22 Aug 2014
70° Mostly Cloudy
Patch Instagram photo by legallyblonde27
Patch Instagram photo by legallyblonde27
Patch Instagram photo by ermyceap
Patch Instagram photo by taratesimu
Patch Instagram photo by taratesimu
Patch Instagram photo by lilyava299
Patch Instagram photo by _mollfairhurst
Patch Instagram photo by thecontemporaryhannah
Patch Instagram photo by lucyketch

Another Intersection Getting Traffic Cameras

Motorists who blast through red lights will get warning until May 11

Another Intersection Getting Traffic Cameras

The is adding an additional automated red light photo enforcement system, a robotic traffic cop that snaps pictures of the license plates of motorists who ignore red lights.

The latest system is being installed at Raymond Boulevard and Lockwood Street, city officials announced yesterday. Motorists who run through a red light at this intersection will receive a warning until May 11, after which violators will receive an $85 ticket. 
 
“This program was created for the critical purpose of increasing pedestrian and motor safety at our busiest intersections,” Mayor Cory Booker said. “With our partners, we are efficiently and proactively monitoring motorists who disregard our laws and disrespect the lives of our residents by running red lights. This system holds motorists accountable, helps to reduce traffic accidents, and saves lives. I commend our Department of Engineering and the New Jersey Department of Transportation on developing and implementing this program here in Newark.”
 
The City of Newark’s “Project Red Light” Automated Photo Enforcement System first went into operation on December 16, 2009, at the intersection of Broad Street and Raymond Boulevard and the intersection of Broad and Market streets. The New Jersey Department of Transportation issued its one-year Red Light Running Report in November 2011 and it stated that for Broad Street and Market Street overall crashes decreased 25 percent, and for Broad Street and Raymond Boulevard overall crashes decreased 74 percent. Taking both intersections into consideration, Red Light Running Program had a net economic benefit of $149,000, the city said in a statement.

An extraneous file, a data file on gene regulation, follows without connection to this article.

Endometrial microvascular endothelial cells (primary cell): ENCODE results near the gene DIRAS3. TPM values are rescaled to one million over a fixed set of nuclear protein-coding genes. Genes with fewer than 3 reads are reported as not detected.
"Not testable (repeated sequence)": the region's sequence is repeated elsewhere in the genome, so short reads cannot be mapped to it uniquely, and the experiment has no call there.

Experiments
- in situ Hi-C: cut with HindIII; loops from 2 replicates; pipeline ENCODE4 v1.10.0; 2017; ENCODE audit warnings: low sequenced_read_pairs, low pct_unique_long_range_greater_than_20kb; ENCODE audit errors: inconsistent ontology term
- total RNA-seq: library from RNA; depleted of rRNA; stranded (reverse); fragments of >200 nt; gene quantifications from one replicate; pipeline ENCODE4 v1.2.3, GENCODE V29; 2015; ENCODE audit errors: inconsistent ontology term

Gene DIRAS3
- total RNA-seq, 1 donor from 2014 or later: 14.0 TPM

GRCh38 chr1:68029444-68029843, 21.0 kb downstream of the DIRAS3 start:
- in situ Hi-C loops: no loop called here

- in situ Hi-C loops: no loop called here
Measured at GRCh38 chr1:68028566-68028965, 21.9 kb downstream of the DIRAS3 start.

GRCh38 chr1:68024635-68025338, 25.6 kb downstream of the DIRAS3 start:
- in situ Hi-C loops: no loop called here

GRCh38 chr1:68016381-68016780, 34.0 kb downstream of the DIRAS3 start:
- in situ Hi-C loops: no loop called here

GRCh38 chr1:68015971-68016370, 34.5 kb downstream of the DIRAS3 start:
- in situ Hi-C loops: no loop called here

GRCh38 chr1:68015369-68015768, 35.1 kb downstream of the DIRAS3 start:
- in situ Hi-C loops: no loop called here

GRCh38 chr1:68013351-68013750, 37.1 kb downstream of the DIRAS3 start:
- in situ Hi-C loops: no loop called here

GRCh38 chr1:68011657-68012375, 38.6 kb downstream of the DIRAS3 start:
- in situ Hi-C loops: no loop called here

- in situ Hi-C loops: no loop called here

The city has also received approval from the New Jersey Department of Transportation to install Automated Photo Enforcement Systems at three new intersections, Washington Street and Central Avenue in the Central Ward and Bergen Street and Avon Avenue and Bergen and West Runyon streets in the South Ward. The systems at these intersections will become operational later this year.
 
 The type of violation issued is similar to one for running a red light captured by a police officer on the street, with the exception that no points will be assigned against the driver or the owner of the vehicle.

Share This Article